Church on trial for funding pop star's career
Six leaders of a Singapore church stand trial over allegations they embezzled money to fund the career of US chart-topper Sun Ho.PT1M20S http://www.canberratimes.com.au/action/externalEmbeddedPlayer?id=d-2jo80 620 349 May 16, 2013
Singapore's fast-growing Christian community has been shaken by the trial of six evangelical church leaders accused of embezzling more than $S50 million ($40.5 million) to fund the career of US-based pop star Sun Ho.
Ms Ho accompanied her accused husband Kong Hee to the Subordinate Courts, but left before prosecutors alleged funds of the City Harvest Church were diverted into "sham" investments.
Based on Pentecostal teachings the church's "prosperity gospel" encourages the material aspirations of mostly young members.
Ms Ho, whose beautiful voice and daring dance moves propelled her to the top of US charts, is not on trial and early this week was reinstated by Singapore's Commissioner of Charities as City Harvest's executive director after a review found she had not contributed to mismanagement of the church which has affiliates in 48 countries, including Australia.
Singaporean pop music singer Ho Yeow Sun, popularly known as Sun Ho, gets in a car as she leaves the Subordinate Courts in Singapore in file photo from June 2012. Photo: AP
Pastor Kong, who married Ms Ho 20 years ago, is charged with conspiracy to commit criminal breach of trust in a trial that began before a packed court on Wednesday.
Five other members of the church, three men and two women, also face charges that could carry prison sentences of up to 20 years.
None of the six are yet to say how they will plead and have not yet presented their defence.
The mega-church, one of Singapore's richest and biggest that regularly attracts up to 30,000 worshippers, was co-founded in 1989 by Pastor Kong and Ms Ho, in her early 40s, whose real name is Ho Yeow Sun.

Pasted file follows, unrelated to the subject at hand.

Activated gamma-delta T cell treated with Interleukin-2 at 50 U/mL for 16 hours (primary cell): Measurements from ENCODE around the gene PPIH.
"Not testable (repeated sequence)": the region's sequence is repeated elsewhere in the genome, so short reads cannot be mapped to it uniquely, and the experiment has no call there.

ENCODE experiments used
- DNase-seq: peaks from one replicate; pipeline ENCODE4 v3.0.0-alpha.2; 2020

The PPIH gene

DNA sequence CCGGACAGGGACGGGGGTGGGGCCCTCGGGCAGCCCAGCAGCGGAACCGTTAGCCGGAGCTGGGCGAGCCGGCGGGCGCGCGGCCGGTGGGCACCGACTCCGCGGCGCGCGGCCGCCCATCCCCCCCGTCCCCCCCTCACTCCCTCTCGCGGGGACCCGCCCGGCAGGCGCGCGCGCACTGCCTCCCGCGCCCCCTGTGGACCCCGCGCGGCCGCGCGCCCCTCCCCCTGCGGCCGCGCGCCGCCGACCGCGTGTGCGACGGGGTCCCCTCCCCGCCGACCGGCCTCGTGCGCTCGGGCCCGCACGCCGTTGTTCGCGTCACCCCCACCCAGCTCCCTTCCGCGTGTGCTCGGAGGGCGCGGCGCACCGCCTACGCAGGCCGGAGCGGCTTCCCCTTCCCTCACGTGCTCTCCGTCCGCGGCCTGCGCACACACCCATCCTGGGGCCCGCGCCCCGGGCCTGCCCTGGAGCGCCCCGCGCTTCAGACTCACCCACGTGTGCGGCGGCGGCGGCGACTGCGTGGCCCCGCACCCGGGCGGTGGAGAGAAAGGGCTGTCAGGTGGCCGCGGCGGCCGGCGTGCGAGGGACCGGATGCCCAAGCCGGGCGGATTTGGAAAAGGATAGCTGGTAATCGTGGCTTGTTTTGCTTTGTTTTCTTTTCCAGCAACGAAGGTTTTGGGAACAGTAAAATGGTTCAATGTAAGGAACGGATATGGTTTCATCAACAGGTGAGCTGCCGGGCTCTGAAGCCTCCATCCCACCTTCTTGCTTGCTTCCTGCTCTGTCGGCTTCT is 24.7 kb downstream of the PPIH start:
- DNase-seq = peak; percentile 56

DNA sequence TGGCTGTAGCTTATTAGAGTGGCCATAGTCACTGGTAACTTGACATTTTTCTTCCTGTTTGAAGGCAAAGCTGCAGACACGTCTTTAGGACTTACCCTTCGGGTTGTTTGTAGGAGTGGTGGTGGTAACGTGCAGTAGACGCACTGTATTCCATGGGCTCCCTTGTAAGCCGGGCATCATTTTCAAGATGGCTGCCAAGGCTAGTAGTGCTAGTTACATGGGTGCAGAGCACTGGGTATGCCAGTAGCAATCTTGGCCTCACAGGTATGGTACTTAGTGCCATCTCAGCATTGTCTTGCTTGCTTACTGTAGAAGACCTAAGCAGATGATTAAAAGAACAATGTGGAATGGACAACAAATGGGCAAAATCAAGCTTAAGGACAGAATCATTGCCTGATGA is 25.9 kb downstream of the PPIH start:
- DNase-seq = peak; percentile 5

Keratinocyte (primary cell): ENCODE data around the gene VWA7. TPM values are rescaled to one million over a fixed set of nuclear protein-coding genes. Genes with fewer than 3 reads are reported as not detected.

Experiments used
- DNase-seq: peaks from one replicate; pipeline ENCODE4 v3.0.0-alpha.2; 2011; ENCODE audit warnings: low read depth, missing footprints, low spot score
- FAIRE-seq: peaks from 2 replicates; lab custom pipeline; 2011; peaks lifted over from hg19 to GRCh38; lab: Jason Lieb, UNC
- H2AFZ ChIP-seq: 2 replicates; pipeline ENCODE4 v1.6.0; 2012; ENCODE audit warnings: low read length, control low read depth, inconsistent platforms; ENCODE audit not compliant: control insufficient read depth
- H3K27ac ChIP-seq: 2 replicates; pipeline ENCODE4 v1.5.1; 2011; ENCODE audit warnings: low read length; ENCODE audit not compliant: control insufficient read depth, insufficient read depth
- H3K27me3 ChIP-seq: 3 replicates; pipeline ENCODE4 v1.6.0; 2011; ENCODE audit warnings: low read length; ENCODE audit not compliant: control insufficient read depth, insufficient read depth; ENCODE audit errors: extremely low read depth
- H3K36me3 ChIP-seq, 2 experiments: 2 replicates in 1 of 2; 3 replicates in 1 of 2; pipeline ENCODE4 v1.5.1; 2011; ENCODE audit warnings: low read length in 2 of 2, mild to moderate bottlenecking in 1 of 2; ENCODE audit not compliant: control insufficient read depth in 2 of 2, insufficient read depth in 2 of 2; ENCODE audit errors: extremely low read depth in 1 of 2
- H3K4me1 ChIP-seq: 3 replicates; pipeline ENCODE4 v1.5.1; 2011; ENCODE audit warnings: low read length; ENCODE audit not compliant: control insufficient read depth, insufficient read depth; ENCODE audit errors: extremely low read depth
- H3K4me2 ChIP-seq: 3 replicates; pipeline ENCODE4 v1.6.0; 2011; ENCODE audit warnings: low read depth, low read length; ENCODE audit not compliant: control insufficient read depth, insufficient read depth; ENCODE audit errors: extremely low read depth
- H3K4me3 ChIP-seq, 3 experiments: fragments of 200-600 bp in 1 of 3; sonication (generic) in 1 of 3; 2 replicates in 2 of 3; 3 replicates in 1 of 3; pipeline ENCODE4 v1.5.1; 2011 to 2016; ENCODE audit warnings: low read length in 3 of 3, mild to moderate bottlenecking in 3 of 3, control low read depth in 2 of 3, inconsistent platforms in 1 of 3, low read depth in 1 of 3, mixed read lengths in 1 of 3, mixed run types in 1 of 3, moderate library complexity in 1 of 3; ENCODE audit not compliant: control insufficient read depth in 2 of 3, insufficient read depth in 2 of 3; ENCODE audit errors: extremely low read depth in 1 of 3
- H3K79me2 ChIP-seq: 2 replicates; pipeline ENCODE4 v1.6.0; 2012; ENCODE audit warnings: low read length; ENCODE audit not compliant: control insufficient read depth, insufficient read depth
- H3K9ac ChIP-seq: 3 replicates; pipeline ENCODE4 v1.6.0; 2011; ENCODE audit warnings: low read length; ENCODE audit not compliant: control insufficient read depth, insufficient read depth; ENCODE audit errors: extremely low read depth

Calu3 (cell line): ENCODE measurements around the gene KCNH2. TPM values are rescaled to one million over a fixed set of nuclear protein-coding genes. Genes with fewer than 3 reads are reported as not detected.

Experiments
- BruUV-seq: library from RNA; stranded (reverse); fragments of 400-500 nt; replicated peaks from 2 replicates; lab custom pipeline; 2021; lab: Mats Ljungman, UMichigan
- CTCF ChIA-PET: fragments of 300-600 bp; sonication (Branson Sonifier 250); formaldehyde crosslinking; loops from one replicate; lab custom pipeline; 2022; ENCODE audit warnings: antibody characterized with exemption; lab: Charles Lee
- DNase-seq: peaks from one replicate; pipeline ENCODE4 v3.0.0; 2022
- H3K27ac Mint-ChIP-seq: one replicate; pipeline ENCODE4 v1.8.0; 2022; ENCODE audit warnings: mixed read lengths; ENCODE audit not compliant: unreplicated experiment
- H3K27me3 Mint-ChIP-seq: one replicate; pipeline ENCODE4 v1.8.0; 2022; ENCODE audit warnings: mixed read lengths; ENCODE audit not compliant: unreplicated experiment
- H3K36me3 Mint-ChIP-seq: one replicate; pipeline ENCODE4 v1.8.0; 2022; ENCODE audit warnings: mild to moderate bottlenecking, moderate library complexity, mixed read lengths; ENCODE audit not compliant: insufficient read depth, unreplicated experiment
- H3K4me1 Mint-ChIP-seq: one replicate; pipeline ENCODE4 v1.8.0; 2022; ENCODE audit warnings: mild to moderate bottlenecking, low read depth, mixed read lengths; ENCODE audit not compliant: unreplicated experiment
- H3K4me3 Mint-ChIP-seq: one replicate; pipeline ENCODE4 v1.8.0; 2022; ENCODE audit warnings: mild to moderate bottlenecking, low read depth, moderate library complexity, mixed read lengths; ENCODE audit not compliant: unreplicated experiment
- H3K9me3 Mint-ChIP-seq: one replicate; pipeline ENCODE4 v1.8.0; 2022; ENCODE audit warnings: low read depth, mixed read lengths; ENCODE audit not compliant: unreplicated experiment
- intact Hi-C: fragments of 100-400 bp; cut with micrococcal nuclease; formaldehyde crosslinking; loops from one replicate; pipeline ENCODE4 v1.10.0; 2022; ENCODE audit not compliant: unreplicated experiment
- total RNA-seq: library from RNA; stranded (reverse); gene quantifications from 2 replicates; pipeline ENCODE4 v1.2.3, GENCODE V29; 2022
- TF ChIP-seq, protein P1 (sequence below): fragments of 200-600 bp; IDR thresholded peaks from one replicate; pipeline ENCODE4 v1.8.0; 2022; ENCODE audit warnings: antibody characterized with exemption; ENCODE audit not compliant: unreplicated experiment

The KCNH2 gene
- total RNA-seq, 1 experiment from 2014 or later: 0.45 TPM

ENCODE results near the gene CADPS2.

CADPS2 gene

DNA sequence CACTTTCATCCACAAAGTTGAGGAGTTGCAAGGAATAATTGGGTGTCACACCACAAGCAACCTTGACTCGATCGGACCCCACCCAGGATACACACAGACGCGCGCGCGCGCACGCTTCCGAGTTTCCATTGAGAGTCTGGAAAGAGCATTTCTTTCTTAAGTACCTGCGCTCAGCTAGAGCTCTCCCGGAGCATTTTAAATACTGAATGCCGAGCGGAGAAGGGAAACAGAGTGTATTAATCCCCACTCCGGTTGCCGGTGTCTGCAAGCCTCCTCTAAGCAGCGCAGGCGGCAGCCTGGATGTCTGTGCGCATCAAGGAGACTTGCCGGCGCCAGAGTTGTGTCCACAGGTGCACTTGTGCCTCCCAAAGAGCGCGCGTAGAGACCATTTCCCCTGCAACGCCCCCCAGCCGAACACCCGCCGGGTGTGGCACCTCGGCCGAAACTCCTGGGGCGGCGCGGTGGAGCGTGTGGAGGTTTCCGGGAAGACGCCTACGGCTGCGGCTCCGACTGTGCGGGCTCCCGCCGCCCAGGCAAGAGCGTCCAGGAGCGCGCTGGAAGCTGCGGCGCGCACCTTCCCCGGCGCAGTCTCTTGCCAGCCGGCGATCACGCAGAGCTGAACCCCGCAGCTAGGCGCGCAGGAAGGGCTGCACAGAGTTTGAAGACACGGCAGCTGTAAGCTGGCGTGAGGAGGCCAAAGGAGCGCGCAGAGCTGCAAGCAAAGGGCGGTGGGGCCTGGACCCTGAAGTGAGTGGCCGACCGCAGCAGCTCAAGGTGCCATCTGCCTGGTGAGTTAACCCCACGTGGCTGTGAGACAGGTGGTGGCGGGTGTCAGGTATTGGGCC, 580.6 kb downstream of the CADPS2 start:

Based on Pentecostal teachings the church's "prosperity gospel" encourages the material aspirations of mostly young members and uses music and drama for praise and worship. It often holds elaborate services resembling pop concerts.
Prosecutors said in an opening statement to the court they had evidence of a "deliberately planned" scheme by the accused to move millions of dollars earmarked for a church building fund to two companies as sham bond investments.
State media reported that $S24 million was allegedly channelled through the companies and another $S26 million was misappropriated to cover up the initial sum.
Lead prosecutor Mavis Chionh said it was "immaterial" whether the accused thought the promotion of Ms Ho's music career would further the broader objectives of the church.
Singapore authorities made clear the charges filed last July were against individuals and the church remained free to continue its services and other activities.
Last weekend Pastor Kong rallied his congregation, telling them that by next year "everything should be over."
"And yes, I do maintain my integrity," he said as worshippers roared their approval.
Pastor Kong was given a standing ovation as he went on stage to deliver his sermon.
More than 50 church members queued overnight for a seat in court to show support for the accused.
Church members have told journalists they trust Pastor Kong to spend their money in any way he saw fit.
Ms Ho, a constant presence beside her husband in the church's early days, resigned her duties in 2003 and started singing to broaden the church's appeal, according to Singapore's media.
Her career took off as she remained involved in fund raising for the church and charity work to help build schools in China.
She released several singles in the US including One With You and Without Love which topped the US Billboard Dance Chart and the UK Music Week Club Chart for weeks in 2007.
Her home is a mansion in Hollywood Hills, California.
The City Harvest Church Sydney was opened in 2005 by John Yun Suk Lee, a graduate of Melbourne University who earlier worked for the church in Singapore, the church's website says. It holds services in North Sydney.
The trial is expected to be adjourned part heard on May 23 and verdicts are not expected until next year.